Saturday, 31 July 2010

The everyday by numbers

I came across some interesting stats in the Virgin trains magazine, Hotline, a widely read but unheralded piece of literature. Last year the Virgin onboard shop sold 117,000 KitKats, 58,000 flapjacks and 45,500 Gin and Tonics. As for the 390,000 people who spent £1.30 each on bottled water when they could have bought it much cheaper at the station, I suppose there’s no fool like a thirsty fool.

Statistics can often be used to gloss over the everyday with soulless abstractions. ‘Numbers in all their impersonality are democracy’s ideal language, suited for gods, machines, and collectives’, writes the philosopher John Durham Peters. ‘The metaphysical status of numbers is profoundly ambiguous: They are concrete and imaginary, precise and intangible, mechanical and intellectual, human and inhuman.’ The lived world is erased by what Peters calls ‘the serene indifference of numbers’.

On the other hand, statistics, as the Virgin shop’s ledger book shows, can also make the everyday visible. Cultural theorist Ben Highmore calls them ‘the mass-regularities of the daily’, these figures about how many million cups of tea we drink, how many times we flush the toilet every day and so on. ‘Data, as used to map regularities, quantities, frequencies, probabilities, and so on, produces a landscape rich in surreal potential,’ he writes. ‘Facts about tea drinking and dog excreting are produced via a range of information: they coalesce as a composite form – one giant dog, one giant turd, one monstrous orchestrated chorus of tea drinking.’

Mundane quote for the day: ‘Truth is anecdotes, narrative, the snug opaque quotidian.’ – John Updike, Self-Consciousness

Wednesday, 21 July 2010

A legend in its lunchtime

I did this piece on street parties for the Guardian at the weekend:

This Sunday sees the second annual Big Lunch, a national network of street parties that last year attracted nearly a million participants. Across the land, thousands of miles of asphalt will be cleared of cars, covered with furniture and surrendered to a transient community of amateur musicians, facepainters and unicyclists.

The Big Lunch website claims the street party as a long British tradition. In fact, it is quite a recent one. There were street parties to celebrate Queen Victoria’s Golden Jubilee in 1887, but many police forces banned them at the end of the First World War, for obstructing rights of way and encouraging general rowdiness. Street parties were granted official sanction for George VI’s coronation in May 1937. But by the early 1950s they were already being nostalgically evoked as a dying ritual, and the suburbs never embraced them. “In poorer areas, the streets are thick with bunting and there is much enthusiasm for street parties,” a Mass Observation author reported from Burnley during the Queen’s coronation in 1953. But “out of town, there are rows of undecorated semis”.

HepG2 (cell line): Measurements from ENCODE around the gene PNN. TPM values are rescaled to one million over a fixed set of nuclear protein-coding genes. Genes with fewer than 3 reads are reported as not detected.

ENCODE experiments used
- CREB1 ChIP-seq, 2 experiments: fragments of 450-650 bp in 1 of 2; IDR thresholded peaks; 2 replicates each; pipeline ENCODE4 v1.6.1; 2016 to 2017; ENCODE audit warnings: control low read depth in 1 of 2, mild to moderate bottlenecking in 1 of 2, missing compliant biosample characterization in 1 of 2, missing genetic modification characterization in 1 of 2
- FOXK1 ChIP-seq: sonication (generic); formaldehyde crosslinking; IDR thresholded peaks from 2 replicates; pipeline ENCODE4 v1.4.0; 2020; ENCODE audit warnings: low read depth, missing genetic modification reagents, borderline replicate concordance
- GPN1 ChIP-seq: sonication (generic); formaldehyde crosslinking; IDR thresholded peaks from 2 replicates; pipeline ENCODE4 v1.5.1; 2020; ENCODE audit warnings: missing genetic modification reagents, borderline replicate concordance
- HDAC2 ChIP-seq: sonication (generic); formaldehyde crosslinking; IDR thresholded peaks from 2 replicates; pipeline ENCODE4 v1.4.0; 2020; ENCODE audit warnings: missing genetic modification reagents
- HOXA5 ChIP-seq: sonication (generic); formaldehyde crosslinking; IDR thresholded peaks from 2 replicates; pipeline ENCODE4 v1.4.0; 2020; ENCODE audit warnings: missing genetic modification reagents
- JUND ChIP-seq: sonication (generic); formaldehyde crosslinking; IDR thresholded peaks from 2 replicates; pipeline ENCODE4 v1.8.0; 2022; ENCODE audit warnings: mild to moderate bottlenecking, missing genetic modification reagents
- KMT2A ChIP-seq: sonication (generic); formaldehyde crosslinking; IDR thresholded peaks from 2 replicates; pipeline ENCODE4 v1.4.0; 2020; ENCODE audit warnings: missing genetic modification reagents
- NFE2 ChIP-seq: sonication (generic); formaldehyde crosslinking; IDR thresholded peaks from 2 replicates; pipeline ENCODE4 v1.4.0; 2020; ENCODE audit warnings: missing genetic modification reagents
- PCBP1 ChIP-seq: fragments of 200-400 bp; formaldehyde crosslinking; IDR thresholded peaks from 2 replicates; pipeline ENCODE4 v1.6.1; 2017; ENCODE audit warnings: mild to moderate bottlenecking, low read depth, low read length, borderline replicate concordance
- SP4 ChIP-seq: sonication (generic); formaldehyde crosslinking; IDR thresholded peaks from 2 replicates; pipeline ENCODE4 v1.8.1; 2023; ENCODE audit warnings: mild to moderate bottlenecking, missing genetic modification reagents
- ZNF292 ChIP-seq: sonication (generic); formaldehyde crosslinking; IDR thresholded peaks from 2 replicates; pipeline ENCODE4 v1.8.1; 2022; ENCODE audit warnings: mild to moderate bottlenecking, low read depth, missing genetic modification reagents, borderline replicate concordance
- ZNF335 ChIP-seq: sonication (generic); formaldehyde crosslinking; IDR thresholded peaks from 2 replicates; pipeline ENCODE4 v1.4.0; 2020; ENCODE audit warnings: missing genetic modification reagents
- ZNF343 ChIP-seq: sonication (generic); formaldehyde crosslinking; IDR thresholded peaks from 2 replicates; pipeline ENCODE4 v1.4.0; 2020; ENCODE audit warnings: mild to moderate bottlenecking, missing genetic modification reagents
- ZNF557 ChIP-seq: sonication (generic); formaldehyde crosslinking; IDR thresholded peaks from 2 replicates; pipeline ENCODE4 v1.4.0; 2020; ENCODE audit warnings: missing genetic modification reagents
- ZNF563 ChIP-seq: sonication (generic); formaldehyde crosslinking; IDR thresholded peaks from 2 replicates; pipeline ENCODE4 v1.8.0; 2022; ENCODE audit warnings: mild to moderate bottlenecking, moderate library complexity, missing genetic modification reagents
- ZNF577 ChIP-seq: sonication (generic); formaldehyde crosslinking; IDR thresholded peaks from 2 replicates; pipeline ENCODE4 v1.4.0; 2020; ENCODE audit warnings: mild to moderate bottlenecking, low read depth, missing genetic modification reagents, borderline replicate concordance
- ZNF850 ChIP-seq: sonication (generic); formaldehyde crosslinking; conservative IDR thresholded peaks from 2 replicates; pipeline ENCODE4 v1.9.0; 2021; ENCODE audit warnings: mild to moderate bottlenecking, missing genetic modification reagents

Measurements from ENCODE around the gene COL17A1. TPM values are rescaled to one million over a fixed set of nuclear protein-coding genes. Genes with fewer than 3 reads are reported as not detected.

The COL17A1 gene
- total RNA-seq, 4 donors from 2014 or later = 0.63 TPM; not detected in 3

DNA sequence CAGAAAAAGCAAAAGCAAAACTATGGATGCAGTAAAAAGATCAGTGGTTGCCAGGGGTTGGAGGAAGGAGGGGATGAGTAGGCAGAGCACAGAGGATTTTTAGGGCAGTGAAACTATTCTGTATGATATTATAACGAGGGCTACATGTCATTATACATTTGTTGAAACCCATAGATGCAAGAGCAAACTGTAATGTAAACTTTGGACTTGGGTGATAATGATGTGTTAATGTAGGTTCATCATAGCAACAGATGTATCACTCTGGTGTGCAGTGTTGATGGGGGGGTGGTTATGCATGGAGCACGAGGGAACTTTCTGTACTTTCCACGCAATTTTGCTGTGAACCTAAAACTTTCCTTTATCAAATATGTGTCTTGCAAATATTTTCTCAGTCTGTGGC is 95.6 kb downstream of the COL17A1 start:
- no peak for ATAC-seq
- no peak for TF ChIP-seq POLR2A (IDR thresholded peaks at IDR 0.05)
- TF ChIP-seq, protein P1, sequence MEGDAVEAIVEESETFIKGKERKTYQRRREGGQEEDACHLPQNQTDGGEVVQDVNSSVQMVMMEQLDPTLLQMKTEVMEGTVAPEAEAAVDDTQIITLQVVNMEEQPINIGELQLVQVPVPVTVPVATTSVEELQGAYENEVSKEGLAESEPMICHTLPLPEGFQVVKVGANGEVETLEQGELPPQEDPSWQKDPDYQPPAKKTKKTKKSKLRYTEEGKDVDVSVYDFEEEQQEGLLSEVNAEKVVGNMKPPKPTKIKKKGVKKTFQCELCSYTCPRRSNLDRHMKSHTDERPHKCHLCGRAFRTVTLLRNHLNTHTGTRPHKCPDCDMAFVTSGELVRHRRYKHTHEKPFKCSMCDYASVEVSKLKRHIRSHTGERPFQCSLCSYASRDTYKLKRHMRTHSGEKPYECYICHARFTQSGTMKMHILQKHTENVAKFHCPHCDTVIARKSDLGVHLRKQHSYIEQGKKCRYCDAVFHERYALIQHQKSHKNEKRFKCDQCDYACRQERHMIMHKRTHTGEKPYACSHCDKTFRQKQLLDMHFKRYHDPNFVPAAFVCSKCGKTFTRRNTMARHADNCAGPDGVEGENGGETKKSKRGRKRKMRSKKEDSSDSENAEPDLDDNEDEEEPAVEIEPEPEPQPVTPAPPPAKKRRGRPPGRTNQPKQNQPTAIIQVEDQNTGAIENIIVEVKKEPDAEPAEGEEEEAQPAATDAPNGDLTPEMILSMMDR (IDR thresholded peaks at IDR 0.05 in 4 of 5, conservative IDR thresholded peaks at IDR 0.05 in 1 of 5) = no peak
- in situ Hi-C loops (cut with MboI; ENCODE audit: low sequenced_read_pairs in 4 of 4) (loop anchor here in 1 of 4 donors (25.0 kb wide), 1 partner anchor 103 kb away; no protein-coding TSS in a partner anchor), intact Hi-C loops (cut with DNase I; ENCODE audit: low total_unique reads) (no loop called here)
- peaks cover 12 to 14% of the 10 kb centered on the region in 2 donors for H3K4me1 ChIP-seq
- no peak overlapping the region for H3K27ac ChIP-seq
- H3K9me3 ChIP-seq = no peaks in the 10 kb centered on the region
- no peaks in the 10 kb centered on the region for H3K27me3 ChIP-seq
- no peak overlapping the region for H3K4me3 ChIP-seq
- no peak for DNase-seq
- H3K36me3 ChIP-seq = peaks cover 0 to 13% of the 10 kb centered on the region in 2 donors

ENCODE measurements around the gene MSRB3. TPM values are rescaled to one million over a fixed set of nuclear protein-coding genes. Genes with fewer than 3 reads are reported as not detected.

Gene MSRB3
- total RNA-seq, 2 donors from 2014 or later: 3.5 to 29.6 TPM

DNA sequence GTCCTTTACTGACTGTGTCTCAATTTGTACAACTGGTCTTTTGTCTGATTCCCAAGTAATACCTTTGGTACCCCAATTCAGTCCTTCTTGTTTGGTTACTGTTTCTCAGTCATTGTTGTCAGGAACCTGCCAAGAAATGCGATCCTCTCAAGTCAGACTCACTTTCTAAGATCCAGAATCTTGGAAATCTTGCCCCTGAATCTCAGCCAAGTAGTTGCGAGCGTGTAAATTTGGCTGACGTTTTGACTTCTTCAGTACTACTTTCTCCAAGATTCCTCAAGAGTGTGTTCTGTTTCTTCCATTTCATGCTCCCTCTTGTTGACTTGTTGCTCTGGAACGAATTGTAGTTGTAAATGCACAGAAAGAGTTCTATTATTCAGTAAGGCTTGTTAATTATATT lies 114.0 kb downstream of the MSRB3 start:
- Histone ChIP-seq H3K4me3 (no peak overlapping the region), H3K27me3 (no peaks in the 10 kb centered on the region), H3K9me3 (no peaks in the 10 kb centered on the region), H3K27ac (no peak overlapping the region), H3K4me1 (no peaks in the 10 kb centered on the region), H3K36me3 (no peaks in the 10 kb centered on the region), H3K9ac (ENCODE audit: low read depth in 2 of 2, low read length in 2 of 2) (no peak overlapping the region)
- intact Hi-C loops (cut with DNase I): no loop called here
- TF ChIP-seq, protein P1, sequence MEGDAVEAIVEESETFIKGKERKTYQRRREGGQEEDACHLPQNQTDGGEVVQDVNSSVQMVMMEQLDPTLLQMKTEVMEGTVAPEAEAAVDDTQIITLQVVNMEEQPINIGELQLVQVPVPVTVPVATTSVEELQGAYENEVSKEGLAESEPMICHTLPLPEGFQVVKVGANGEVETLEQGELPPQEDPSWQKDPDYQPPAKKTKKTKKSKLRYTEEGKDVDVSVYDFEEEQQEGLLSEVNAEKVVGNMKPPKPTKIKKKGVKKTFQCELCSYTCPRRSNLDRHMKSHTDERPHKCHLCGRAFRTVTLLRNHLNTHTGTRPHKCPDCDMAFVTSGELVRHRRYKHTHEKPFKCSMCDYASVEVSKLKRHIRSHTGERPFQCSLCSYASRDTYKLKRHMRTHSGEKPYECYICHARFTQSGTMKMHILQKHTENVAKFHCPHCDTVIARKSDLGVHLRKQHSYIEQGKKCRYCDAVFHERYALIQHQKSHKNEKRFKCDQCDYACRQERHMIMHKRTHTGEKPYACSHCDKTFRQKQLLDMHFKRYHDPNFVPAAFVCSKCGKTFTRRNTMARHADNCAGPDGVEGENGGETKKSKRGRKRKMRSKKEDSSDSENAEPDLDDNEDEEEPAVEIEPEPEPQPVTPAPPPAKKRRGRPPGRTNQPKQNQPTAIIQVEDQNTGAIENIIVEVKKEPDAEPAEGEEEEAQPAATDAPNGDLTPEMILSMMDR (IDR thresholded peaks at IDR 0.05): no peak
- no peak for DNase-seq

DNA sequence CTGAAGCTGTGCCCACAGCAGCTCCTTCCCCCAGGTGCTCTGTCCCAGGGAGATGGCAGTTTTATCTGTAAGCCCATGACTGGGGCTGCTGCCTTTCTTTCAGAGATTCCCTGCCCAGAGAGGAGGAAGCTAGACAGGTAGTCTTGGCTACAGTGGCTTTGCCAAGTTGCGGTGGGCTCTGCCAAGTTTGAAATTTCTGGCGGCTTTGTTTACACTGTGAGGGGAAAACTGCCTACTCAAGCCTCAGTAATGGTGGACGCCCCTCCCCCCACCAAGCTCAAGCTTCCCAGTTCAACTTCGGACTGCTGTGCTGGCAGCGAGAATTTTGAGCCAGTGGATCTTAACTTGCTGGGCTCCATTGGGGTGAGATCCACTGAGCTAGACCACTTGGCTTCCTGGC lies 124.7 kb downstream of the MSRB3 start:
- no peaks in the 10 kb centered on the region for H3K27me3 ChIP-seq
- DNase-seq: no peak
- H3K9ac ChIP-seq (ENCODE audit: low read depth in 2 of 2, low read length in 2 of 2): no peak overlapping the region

In his recent book Family Britain, David Kynaston suggests that the organisation of street parties in 1953 was often a fraught, ill-tempered business. Rather than emerging organically out of an existing feeling of esprit de corps, they arose more out of an expectation, a sense that they were the “emblematic celebration, the one closest to most people’s sense of what was fit and proper”.

The street party, it seems, was never what it used to be. It was always a romantic ideal rather than an expression of a neighbourliness that was already there. Every age conjures up its own idea of the street party in response to its own particular concerns. In 1953 it was meant to celebrate the end of postwar austerity and honour the working-class solidarity that had helped to win the war. For the newly formed Institute of Community Studies, based in Bethnal Green, the Coronation street parties symbolised the neighbourliness of the tightly knit East End streets, in contrast with the newer, out-of-town estates, where neighbours peered at each other warily through net curtains.

Now we are entering rather than leaving an age of austerity, the Big Lunch is appropriately designed as a lesson in sustainable living. The brainchild of Tim Smit, founder of the Eden Project, it urges lunchers to grow their own food and make bunting from recycled clothes. Its search for a lost sense of community comes in response to new anxieties about work-life imbalance, the virtual relationships conducted through social networking sites and the growing number of single person households.

In a society fragmented by free market globalisation but still suspicious of state solutions, a lot is being invested in this idea of the street as a model of a vibrant civic life – what used to be called, in an election campaign long ago, the “Big Society”. According to its organisers, the Big Lunch is “the start of a journey into rebuilding our communities”, an exercise in “human warming”. It might seem a lot to expect from a bit of shared quiche and a few games of pavement Twister. But then the history of the street party suggests that a sense of community is rarely a naturally occurring phenomenon; it has to be continually created by these acts of faith.

It is heartening to observe at close quarters all this feverish and largely thankless activity, most of it done by women, to hire ice-cream vans or hang home-made decorations from lampposts. And then, on Sunday evening, it will all have to be cleared away – leaving, perhaps, a more convivial neighbourhood, but with no guarantees or firm evidence. There is something touching about so much time and effort being spent in search of the ephemeral and the intangible: a moment of togetherness which, like an incantation, hopes to become true by announcing itself.

Thursday, 15 July 2010

Rate my baby

I did this piece on baby shows for the FT magazine last weekend:

The image, from a 1952 edition of Picture Post, is of a lost ritual: the baby show at the summer fĂȘte, with a group of proud mothers in their best floral frocks – and one father in the vanguard of social change – dandling bonny babies on their knees.